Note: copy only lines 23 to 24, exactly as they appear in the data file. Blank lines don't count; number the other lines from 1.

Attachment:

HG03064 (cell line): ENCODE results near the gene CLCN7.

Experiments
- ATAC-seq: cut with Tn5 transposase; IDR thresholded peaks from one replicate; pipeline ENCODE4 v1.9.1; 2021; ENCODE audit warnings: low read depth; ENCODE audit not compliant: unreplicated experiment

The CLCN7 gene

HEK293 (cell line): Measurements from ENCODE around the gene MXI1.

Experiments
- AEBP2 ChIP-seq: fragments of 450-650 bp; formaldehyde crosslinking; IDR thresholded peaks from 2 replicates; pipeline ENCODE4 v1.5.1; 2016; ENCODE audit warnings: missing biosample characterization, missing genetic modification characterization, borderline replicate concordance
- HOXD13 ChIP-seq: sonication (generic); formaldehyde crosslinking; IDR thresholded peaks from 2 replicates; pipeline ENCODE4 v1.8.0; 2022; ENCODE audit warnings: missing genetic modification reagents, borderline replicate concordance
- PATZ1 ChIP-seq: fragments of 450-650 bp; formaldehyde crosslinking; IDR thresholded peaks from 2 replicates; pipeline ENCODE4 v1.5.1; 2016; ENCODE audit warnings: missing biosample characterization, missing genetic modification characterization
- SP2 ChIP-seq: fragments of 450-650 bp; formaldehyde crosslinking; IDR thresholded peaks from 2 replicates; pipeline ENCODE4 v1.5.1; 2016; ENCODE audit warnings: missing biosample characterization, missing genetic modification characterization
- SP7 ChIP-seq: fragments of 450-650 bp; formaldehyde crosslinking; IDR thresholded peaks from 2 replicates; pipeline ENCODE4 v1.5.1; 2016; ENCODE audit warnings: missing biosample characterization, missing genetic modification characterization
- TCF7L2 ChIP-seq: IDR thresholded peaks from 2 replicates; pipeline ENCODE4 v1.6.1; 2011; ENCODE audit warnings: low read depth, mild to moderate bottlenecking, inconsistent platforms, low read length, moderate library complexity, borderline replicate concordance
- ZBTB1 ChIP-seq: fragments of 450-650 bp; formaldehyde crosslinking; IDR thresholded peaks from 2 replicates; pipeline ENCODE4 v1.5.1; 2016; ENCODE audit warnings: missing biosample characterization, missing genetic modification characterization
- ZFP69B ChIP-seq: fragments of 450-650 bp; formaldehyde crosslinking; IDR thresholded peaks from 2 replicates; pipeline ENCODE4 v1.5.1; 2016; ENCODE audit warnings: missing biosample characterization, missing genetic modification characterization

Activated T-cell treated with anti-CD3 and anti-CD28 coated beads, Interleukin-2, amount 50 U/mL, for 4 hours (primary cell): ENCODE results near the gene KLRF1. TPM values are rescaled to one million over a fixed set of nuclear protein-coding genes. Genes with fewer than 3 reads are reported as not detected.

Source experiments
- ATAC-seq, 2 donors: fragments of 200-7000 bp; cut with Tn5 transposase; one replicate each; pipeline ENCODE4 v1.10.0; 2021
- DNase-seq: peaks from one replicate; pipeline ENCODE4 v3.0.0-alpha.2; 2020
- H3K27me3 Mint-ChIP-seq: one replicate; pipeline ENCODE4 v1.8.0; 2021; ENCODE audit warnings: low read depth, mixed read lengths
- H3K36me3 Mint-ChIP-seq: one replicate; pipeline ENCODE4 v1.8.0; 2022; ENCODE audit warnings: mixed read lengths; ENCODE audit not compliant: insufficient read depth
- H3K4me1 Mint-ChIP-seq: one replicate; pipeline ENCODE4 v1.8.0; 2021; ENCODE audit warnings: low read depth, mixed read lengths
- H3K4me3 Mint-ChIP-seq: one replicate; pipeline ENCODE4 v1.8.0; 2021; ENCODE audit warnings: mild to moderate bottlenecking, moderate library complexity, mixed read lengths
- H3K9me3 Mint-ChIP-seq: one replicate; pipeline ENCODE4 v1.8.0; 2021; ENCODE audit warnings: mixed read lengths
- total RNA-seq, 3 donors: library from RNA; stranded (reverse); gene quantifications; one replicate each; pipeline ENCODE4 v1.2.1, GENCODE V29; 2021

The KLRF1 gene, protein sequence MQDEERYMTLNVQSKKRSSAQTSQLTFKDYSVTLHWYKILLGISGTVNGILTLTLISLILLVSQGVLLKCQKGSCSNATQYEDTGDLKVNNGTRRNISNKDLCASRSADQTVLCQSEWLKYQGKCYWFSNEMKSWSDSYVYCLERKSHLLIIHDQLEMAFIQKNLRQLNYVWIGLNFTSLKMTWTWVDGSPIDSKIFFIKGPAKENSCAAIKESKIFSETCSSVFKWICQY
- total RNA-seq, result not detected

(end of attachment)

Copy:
- H3K9me3 Mint-ChIP-seq: one replicate; pipeline ENCODE4 v1.8.0; 2021; ENCODE audit warnings: mixed read lengths
- total RNA-seq, 3 donors: library from RNA; stranded (reverse); gene quantifications; one replicate each; pipeline ENCODE4 v1.2.1, GENCODE V29; 2021